So how did you go from graphic design to filmmaking?
I went to Saudi Arabia with my parents and I wanted to shoot some memories as opposed to photos and videos. I just collected a lot of footage. This was like when I was 16. I just held a lot of footage from Saudi Arabia, like crazy stuff like, cars drifting, kanafeh being cooked and just random stuff. I didn't know if I was going to use it for anything. But I ended up using it for a project, for college. That sparked my interest for filmmaking which is why I went from graphic design to filmmaking. It's more of a process as graphic design is also a process, but you sit down and create. But with filmmaking, it can transfer from being one thing to another. When graphic design is basically you, the laptop and your eyes glued. It's exhausting and draining.
Why film photography specifically?
I started with digital. Photography is a chemical process. I do like the way film captures an image as opposed to digital, the look, the feel, of course that goes without saying. A backup is never a backup. You can backup your photos but that backup can also get lost. When you have film, a physical form, you know that's with you forever because you can scan it at anytime. The photos are there. And I do like the aspect of having a film image in your possession. Whenever and wherever you go, you can take your films with you and your photos will never get old or you never have to like try and recover them through whatever software and trying to recover deleted files. And I went through the process of trying to recover files and it just hurts not being able to get them back. So film started like that.
But also, everything starts with curiosity. So I just wanted to buy a film camera and see what it's like and then once you start, the ball rolls. And then also I started being hired more for my film work as opposed to digital. So it made me trust my own eye as well. It makes you a better photographer, I'd say as well, because obviously you're looking at what you're taking photograph through the viewfinder, but you're not reviewing it until you get the photos back. So it makes you a better photographer in the sense of making sure every shot you get, is worth the shot. You also learn the camera more. With digital photography, sometimes you let the camera do its job where with manual photography or manual film photography, you have to control the camera, to get what you want out of it. I will say this to people: control the camera, don't let the camera control you.
What was your favourite place to visit and capture?
Each place holds a special spot in my heart, especially for the memories, the people I've met, the food I've tasted and the places I've been. Every place has its own thing that resonates with me. But if I had to pick one, it would definitely be Cuba because it was the first place I went to alone. It taught me a lot about myself. And I've created the book out of it, so it's like something that's in physical form to me now. It sticks with me.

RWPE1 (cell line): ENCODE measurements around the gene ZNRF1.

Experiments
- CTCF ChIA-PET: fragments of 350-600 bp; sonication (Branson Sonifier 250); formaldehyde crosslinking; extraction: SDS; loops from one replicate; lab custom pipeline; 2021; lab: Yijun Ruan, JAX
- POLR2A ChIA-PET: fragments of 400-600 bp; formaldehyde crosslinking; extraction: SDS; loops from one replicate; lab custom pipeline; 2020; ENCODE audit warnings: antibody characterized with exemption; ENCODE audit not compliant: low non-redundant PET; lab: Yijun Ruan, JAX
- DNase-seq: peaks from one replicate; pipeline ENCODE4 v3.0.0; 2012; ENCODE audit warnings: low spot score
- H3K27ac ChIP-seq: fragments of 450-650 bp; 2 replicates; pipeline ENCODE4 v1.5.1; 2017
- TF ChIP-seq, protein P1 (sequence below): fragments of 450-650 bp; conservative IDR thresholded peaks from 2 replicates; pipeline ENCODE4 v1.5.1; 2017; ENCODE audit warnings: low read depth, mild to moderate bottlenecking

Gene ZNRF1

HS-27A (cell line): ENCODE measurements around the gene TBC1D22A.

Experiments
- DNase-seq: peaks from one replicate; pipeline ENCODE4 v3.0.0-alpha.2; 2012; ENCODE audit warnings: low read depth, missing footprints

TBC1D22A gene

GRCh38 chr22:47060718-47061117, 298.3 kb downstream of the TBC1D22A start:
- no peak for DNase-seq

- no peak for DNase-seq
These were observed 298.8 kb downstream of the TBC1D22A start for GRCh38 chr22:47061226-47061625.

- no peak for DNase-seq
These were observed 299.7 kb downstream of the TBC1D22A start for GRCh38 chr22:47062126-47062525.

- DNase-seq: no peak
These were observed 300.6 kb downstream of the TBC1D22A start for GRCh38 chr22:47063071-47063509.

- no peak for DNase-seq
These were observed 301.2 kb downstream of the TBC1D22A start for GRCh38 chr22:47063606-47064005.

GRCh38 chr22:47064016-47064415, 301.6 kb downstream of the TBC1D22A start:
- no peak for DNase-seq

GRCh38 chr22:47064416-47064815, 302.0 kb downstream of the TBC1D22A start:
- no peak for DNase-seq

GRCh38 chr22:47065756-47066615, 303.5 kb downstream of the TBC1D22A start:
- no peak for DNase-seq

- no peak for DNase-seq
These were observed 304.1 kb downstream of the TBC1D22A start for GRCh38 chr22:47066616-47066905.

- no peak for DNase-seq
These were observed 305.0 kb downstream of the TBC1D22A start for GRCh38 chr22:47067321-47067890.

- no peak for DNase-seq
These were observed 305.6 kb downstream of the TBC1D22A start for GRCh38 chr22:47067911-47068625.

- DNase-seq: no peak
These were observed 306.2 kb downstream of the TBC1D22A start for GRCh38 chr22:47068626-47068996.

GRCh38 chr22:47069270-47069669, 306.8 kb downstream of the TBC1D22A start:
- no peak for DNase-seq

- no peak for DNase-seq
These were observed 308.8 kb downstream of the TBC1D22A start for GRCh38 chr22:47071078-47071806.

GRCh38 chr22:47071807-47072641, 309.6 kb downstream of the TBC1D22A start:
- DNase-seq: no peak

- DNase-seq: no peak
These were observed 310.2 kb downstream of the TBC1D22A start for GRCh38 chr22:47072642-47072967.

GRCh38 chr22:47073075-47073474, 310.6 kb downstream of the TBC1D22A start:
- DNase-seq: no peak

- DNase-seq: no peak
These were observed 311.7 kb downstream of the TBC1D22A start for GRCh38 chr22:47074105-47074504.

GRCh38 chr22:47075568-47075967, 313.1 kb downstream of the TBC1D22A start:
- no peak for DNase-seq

Can you tell me more about your trip there?
I stayed there for two weeks. The people were amazing. I didn't know a word of Spanish. I just remember listening to podcasts on the plane on the way there, trying to learn Spanish. But people think you need language to communicate but you need body language more than anything. You can say a lot by your body then you can with words, I think.
Body language. If they know that you're coming across and you're not trying to intend any problems, I don't know, it's weird. I do sometimes even myself look back at photos and think how the hell was I able to take this photo. When you're in that photographer mode and you know you want to get that shot, nothing can stop you. And then you get back to normal mode. I probably couldn't do it like on any day, I'd probably have to be abroad. I'd definitely have to be alone to do it because I feel like if I'm with a friend, I am the person that's with the friend. But if I'm alone, then I’m open to anything. All the barriers are stripped away when you're alone. You can be whoever you want to be. When you're around people, you're that person to them. So I went to Morocco with a close friend of mine and I got some amazing shots, but that taught me that the work would have been different if I was alone.
How was Morocco?
We did the most out of Morocco. We landed in Marrakesh and then we travel to the capital, Rabat. From Rabat, we went to Fez. And from Fez, we went to Chefchaoune and we only spent 24 hours there. But I got so much content from there in 24 hours. I even lost my wallet in Chefchaouen. But I was there for 24 hours and I didn't let it phase me. I would definitely want to go back but not yet. I think I also want to do like a 10-year-anniversary. I want to go back to Cuba, but I'm waiting maybe like after 10 years to go back. I don't want to go back too soon. But then maybe after 10 years, it will have totally changed. But I think that's part of the comparison process.